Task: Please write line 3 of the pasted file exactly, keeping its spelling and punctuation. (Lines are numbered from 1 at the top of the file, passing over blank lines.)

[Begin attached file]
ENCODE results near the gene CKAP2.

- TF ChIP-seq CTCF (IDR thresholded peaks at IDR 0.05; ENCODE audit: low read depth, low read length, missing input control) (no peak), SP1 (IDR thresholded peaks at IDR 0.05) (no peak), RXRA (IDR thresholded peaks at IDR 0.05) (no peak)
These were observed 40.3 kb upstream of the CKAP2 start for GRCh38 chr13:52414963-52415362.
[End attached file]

These were observed 40.3 kb upstream of the CKAP2 start for GRCh38 chr13:52414963-52415362.